What is Fatah al-Islam?
Fatah al-Islam is a militant Sunni Islamist group said to have Lebanese, Syrian, and Palestinian members among its ranks. Estimates of its size vary: Reuters reports that the group began with two hundred members yet militants from other Palestinian groups have since joined. It is also reported to have ties to al-Qaeda. Based in Lebanon, the group quickly gained notoriety in May 2007 after violent clashes between its members and Lebanese security forces left dozens of people dead. Many in Lebanon view Fatah al-Islam as a fringe group with no popular backing. As Fatah al-Islam drew the Lebanese Army into a protracted conflict, these Lebanese complained that the country had been hijacked by extremists. CFR Senior Fellow Steven Simon says that while Fatah al-Islam may be a marginal organization, many people in the region sympathize with the group’s complaints about the plight of the Palestinian people.
How was Fatah al-Islam formed?
Fatah al-Islam emerged in November 2006 when it split from Fatah al-Intifada (Fatah Uprising), a Syrian-backed Palestinian group based in Lebanon, which itself was a splinter of Yasir Arafat’s mainstream organization Fatah. Lebanese security officers dispute that it was a real split and allege that Fatah al-Islam is a part of Syrian intelligence security forces. Syria denies any link to Fatah al-Islam.
Which terrorist acts are linked to Fatah al-Islam?
On May 20, 2007, a battle between Fatah al-Islam and Lebanese troops left at least forty-one dead, Lebanon’s worst internal violence since the end of its civil war in 1990. The fighting began when Lebanese security forces investigating a bank robbery raided an apartment north of Tripoli. In response, members of Fatah al-Islam seized control of army posts at the entrance of the Nahr al-Bared refugee camp, which Lebanese army tanks then proceeded to shell. The camp’s electricity, phone lines, and water were cut off. On-and-off fighting continued for weeks, leaving scores dead or wounded.
The Lebanese government also linked Fatah al-Islam to deadly bus bombings in Ain Alaq, Lebanon, on February 13, 2007, which killed three people. Fatah al-Islam has denied any role in the bombings.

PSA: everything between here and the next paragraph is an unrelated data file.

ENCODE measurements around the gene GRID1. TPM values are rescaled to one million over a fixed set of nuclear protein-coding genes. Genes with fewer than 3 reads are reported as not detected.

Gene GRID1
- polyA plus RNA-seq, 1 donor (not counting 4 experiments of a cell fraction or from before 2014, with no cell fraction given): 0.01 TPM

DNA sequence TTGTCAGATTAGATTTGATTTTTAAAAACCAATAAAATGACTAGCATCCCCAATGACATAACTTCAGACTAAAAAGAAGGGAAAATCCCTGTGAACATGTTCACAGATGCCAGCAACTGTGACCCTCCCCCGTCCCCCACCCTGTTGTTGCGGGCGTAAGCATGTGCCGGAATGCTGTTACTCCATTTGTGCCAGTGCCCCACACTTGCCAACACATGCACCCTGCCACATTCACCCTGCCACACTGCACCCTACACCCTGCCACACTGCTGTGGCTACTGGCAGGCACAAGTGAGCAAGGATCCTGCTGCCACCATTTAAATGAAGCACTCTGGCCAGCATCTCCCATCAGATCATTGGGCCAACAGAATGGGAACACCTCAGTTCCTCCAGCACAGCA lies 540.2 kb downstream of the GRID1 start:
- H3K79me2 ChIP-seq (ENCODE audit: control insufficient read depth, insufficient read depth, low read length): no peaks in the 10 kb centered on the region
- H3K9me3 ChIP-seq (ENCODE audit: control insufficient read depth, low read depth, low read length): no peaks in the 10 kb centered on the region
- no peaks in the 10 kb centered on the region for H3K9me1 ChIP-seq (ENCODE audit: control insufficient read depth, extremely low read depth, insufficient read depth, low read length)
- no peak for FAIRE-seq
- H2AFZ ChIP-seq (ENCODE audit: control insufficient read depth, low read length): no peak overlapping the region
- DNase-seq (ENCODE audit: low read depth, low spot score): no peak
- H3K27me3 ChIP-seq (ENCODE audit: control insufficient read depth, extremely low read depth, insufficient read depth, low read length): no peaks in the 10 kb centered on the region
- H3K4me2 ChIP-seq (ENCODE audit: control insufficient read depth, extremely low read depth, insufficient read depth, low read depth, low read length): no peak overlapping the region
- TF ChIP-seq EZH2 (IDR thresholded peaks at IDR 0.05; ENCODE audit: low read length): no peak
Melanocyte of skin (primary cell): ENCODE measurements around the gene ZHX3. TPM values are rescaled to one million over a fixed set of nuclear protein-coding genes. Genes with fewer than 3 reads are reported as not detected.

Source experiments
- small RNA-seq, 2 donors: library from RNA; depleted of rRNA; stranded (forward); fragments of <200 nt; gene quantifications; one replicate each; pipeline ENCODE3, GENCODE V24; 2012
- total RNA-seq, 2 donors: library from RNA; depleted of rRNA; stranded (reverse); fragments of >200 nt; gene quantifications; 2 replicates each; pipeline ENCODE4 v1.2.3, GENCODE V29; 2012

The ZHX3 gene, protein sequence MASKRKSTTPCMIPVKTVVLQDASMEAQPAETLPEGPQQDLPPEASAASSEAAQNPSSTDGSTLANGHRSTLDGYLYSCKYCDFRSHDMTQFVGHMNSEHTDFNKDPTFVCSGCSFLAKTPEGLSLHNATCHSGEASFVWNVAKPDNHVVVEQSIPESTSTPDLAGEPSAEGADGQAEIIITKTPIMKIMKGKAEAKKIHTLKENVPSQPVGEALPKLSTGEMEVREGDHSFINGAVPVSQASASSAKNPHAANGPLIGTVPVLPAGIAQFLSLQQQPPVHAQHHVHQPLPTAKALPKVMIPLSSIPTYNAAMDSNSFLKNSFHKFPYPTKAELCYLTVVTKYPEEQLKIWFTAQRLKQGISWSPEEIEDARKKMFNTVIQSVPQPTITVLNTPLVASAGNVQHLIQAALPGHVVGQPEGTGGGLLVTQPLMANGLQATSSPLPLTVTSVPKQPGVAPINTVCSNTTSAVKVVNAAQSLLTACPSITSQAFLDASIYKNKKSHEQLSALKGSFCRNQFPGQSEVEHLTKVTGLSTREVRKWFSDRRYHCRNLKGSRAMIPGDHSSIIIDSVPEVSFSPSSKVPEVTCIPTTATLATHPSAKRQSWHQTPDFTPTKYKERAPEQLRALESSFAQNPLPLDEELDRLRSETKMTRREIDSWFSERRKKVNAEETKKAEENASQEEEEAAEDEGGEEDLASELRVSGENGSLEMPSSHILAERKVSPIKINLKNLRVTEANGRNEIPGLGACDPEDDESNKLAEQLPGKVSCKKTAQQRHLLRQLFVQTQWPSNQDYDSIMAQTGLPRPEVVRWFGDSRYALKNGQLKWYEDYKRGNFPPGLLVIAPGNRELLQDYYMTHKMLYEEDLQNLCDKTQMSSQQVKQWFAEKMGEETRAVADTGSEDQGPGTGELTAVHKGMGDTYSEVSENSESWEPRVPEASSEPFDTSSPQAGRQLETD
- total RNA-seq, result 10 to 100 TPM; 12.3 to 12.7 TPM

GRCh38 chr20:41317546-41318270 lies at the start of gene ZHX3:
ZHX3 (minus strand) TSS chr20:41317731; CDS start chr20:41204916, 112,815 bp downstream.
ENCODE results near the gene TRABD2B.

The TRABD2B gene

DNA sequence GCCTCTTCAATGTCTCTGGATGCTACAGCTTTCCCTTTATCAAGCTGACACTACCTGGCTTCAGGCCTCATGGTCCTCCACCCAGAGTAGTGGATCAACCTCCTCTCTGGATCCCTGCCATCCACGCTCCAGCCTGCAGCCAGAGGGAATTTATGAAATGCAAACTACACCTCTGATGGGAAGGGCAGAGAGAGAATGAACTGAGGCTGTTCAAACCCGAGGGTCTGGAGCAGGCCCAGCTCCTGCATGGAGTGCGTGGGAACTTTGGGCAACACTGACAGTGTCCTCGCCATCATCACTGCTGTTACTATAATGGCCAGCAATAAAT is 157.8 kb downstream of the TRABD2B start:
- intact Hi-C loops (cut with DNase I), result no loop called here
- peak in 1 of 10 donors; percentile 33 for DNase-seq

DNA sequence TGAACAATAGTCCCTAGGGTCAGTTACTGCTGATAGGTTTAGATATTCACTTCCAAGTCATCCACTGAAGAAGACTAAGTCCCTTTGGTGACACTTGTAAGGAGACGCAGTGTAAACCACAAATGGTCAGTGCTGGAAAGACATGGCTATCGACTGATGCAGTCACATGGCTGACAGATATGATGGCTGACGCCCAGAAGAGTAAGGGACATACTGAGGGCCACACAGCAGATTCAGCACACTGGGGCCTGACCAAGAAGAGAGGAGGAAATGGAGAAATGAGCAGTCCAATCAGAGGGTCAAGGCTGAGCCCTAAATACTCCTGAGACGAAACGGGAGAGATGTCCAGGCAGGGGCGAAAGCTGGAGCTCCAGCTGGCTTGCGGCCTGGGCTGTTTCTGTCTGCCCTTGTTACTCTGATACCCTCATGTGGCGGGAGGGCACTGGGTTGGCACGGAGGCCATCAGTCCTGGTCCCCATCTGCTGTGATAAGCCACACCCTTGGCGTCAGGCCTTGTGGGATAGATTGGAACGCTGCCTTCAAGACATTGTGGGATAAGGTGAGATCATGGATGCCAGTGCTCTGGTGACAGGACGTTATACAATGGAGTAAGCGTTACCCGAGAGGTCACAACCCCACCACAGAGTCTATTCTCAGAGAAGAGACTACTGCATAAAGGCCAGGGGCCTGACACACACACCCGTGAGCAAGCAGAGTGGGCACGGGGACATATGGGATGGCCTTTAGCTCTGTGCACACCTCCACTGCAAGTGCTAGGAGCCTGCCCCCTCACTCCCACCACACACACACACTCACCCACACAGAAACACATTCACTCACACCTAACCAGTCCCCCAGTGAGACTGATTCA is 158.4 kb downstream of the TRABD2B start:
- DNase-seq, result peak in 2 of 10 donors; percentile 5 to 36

CFR Fellow Steven A. Cook says this group’s “actions could further destabilize the [Lebanese Prime Minister Fouad] Siniora government, lead to broader clashes between different ethnic and sectarian groups, and stir up further trouble within the Palestinian refugee camps, which could all provide a means for Syria to further its own ambition of reestablishing hegemony in Lebanon.”
Who is Fatah al-Islam’s leader?
Fatah al-Islam is led by Shaker Abssi, a notorious Palestinian militant who is said to be linked to the former leader of al-Qaeda in Iraq, Abu Musab al-Zarqawi, who himself was killed by an American air strike in 2006. Abssi and Zarqawi were both sentenced to death in absentia in Jordan for the 2002 killing of U.S. diplomat Laurence Foley. Abssi was jailed by Syria for three years in 2003, a fact that supporters of Damascus hold up as evidence that Syria has no ties to Fatah al-Islam. Upon his release, Abssi fled to Lebanon, where he maintains a base in Nahr al-Bared.
In his first interview with Western reporters, Abssi told the New York Times in March that his group had every right to engage in violence, given that Americans have come to the Middle East and incurred even more violence and destruction against his people.
What does Fatah al-Islam want?
Abssi has identified two primary goals: reforming the Palestinian refugee community in Lebanon according to Islamic sharia law, and opposing Israel. Further, it aims to expel the United States from the Islamic world.
Fatah al-Islam has accused the Lebanese government of trying to pave the way for an offensive against Palestinian refugee camps in Lebanon. The camps are widely seen as a breeding ground for radical Islam, but Beirut continues to adhere to a 1969 UN agreement allowing the camps to remain autonomous, provided they disarm their militias.
Is Fatah al-Islam connected to al-Qaeda?
The affiliation is unclear. Syria claims that Fatah al-Islam is connected with al-Qaeda, while Lebanon says the group was sent by Damascus to destabilize Lebanon and has no ties to al-Qaeda. Michael Young of the Beirut-based Daily Star writes in the Wall Street Journal that “most Lebanese Sunni Islamists are not linked to al-Qaeda.” Abssi says his group has no organizational or logistical links to al-Qaeda but subscribes to Osama bin Laden’s ideology of war against non-Muslims—specifically the West—and its goal of replacing the governments of Muslim countries with fundamentalist Islamic regimes. However, following Fatah al-Islam’s initial clashes with the Lebanese army, al-Qaeda leaders called on Muslims to support the group.